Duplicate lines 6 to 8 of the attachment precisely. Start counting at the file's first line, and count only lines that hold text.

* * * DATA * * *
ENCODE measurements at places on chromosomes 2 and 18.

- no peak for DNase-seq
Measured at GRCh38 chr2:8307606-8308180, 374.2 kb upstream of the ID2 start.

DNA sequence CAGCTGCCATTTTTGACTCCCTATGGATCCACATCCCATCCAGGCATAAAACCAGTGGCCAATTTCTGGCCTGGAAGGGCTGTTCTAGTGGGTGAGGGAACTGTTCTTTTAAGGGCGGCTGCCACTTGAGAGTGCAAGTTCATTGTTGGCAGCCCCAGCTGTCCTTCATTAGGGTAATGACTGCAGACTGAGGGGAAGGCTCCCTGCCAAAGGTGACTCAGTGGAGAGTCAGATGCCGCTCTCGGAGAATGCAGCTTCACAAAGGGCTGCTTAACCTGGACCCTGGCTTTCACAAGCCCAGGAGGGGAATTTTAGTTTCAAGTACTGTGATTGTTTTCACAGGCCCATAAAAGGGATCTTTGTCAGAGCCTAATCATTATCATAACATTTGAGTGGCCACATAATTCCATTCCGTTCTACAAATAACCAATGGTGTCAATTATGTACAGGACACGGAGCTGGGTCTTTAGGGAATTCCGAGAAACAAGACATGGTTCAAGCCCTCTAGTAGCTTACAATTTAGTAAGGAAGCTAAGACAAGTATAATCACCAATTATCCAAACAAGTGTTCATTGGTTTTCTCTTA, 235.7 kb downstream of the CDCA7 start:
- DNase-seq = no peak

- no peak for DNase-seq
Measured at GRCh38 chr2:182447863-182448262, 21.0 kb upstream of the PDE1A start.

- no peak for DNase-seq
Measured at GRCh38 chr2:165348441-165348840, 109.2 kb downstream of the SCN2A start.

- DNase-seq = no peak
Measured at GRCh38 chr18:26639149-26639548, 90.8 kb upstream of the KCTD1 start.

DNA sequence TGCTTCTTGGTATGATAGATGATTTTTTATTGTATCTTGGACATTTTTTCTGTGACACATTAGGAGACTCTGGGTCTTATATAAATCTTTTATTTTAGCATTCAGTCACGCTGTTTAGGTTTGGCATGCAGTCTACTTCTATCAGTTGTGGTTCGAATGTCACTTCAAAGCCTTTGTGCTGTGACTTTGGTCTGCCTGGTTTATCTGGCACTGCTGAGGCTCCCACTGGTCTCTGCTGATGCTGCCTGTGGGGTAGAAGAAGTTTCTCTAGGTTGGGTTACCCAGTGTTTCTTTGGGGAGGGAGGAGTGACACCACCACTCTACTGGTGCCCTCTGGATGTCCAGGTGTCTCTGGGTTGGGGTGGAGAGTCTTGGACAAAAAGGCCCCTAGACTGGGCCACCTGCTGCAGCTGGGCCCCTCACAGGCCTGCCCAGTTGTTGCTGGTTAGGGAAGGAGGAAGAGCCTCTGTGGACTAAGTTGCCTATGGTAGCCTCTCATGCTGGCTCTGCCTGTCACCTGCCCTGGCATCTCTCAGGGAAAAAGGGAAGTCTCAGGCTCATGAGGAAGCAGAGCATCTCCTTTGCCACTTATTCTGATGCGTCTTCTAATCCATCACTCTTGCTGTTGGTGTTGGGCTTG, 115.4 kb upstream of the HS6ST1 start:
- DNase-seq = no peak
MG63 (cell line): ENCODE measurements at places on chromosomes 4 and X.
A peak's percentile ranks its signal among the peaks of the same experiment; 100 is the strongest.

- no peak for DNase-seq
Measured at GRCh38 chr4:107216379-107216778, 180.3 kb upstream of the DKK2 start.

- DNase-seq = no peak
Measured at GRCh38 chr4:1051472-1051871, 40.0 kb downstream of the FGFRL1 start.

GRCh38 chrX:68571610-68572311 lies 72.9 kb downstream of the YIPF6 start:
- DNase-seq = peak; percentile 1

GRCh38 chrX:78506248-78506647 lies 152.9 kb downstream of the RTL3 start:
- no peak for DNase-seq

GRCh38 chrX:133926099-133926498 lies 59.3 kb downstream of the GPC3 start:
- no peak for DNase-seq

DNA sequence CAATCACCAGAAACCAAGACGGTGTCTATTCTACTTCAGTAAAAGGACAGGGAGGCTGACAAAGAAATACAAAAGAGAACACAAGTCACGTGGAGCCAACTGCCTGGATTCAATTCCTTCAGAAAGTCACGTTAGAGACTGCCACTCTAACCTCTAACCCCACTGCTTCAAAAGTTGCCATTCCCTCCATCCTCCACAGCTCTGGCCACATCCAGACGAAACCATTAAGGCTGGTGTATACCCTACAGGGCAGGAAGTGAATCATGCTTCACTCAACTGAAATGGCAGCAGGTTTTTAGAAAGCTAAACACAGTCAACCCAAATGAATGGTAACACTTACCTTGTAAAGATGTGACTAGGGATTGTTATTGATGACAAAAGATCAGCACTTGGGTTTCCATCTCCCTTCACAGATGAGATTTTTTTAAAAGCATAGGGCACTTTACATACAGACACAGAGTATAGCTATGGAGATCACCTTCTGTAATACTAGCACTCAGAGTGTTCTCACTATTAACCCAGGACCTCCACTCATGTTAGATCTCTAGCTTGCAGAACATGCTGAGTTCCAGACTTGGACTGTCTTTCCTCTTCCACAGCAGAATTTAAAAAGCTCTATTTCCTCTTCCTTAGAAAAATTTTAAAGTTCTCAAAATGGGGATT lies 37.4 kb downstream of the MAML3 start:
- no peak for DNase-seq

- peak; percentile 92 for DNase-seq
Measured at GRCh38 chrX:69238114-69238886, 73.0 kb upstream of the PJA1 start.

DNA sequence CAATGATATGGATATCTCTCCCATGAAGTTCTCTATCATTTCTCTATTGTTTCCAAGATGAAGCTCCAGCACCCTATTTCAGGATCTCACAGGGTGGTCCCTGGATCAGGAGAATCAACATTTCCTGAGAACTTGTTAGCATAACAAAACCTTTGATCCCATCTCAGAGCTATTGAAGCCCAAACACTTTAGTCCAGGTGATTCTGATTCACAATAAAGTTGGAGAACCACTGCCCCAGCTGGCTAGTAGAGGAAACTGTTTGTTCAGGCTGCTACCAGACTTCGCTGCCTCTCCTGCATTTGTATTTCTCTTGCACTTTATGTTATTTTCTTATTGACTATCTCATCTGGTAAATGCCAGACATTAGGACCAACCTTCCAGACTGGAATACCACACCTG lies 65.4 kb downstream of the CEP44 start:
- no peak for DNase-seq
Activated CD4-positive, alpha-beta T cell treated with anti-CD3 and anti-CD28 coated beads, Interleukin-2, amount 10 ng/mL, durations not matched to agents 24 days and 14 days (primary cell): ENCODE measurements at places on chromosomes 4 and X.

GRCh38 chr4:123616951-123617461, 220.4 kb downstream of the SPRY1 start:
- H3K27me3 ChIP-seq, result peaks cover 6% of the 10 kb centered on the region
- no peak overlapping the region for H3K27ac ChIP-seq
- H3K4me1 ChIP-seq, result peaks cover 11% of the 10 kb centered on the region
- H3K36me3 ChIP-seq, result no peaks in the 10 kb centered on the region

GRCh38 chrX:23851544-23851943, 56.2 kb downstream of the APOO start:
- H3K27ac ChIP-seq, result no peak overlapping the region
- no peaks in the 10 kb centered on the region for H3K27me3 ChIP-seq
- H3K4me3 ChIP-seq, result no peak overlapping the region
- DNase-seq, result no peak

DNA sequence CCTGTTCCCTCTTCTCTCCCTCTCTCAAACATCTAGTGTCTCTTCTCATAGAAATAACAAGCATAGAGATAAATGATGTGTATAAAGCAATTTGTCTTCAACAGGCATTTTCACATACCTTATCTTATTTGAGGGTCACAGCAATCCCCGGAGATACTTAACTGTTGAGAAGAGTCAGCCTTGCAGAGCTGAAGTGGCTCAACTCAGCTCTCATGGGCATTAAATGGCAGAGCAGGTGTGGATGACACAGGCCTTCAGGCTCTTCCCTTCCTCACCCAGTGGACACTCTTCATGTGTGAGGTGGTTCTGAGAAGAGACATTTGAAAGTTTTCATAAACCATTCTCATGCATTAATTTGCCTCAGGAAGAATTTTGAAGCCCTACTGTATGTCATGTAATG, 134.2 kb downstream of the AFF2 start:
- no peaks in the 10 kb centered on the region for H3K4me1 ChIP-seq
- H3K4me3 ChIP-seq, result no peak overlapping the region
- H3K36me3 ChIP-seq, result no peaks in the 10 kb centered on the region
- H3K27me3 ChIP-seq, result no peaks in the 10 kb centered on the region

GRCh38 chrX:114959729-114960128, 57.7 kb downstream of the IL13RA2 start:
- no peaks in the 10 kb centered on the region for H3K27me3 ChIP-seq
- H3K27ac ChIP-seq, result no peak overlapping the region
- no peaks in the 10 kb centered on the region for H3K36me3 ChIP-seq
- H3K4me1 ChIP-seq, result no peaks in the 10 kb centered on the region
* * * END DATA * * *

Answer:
- no peak for DNase-seq
Measured at GRCh38 chr2:182447863-182448262, 21.0 kb upstream of the PDE1A start.

- no peak for DNase-seq